The PR company behind the current debate about women over 50 having babies must be stoked. Last night both Sunday Night and 60 Minutes carried the story – however uncharacteristically we saw two types of journalism emerge.
Firstly Sunday Night created a positive spin about a new lease of life and a woman’s right to birth whatever the age. On the other end of the scale we had 60 Minutes judging these women and scrutinising their children.
Children at any age are not easy, and just by experiencing my own mother’s energy levels when it comes to her grandchildren, the older you are makes it no easier.
But would these women change their decisions? No.
So why do these shows choose to judge them – good or bad? Because that’s what they do. It is current affairs by numbers. You are either a hero or a villain. A decision that is made pretty much before the journo rocks up on your doorstep.
Of course it was good to see two sides of the story – albeit on two different channels. But there are not many fools like me who sees Sunday evening television as the time to catch up on infotainment dressed up as current affairs.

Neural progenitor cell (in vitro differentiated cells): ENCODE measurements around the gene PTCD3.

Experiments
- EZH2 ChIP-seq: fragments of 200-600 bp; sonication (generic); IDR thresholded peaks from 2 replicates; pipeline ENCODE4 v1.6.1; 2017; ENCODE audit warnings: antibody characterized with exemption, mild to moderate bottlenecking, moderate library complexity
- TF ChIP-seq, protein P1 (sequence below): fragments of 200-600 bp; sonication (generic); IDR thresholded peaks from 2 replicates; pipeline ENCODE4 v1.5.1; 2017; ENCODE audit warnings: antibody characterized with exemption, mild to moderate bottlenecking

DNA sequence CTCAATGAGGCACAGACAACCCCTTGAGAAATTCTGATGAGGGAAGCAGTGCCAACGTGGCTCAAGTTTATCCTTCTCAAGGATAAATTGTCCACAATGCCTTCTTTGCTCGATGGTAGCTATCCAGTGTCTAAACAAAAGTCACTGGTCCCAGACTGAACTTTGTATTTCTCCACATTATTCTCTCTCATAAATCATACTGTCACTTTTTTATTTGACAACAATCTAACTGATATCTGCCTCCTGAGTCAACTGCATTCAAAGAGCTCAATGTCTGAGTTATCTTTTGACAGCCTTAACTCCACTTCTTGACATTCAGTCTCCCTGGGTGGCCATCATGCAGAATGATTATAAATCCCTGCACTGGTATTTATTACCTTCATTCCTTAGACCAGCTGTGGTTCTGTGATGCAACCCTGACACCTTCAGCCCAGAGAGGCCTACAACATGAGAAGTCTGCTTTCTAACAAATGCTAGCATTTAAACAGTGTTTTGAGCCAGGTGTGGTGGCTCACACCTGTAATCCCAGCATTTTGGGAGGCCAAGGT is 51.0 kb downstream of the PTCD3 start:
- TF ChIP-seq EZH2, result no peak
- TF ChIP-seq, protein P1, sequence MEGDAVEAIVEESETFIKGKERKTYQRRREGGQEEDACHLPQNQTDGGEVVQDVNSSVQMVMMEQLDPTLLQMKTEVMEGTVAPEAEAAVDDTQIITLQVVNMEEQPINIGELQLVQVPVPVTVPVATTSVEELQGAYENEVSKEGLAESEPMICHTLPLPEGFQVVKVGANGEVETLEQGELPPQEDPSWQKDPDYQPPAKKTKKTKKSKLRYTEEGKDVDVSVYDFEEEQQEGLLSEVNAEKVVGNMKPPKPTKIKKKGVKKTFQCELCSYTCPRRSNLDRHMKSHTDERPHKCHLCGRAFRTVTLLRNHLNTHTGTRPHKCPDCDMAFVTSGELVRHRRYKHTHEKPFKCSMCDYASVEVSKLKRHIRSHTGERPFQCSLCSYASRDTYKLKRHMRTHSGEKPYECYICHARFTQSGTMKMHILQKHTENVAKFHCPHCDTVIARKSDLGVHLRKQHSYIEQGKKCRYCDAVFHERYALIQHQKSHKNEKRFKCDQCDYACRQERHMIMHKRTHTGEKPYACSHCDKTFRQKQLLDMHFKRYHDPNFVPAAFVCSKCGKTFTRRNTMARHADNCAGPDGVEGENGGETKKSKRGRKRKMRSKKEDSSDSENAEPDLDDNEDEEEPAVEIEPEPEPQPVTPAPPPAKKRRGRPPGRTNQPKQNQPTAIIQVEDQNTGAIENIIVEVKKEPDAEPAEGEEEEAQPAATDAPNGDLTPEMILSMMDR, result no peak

For me, last night was a treat I got to see how each Producer (each men by the way) approaches a complex issue like this. Sunday Night went for the positive spin, beginning with a catch up with the My Kitchen Rules winners, which was a stomach turner.
But what they did was attempt to start a conversation about IVF that sadly only scratched the surface. 60 Minutes on the other hand did not even go there.
Today on Women’s Agenda this piece appeared and it went in to much more detail about the pros and mostly cons of IVF in older women.
While I came away from Sunday Night’s attempt at this issue thinking that was just a bit too sugar coated, 60 Minutes version certainly left a foul taste in my mouth.
Women having babies at an older age is not about judging women, they’re just utilising the technology that is out there. What we need to have more scrutiny over are the doctors who practice IVF and set the price for the treatment.
So rather than sit in judgment of women who are making choices over their bodies, take a moment to talk about the bigger picture.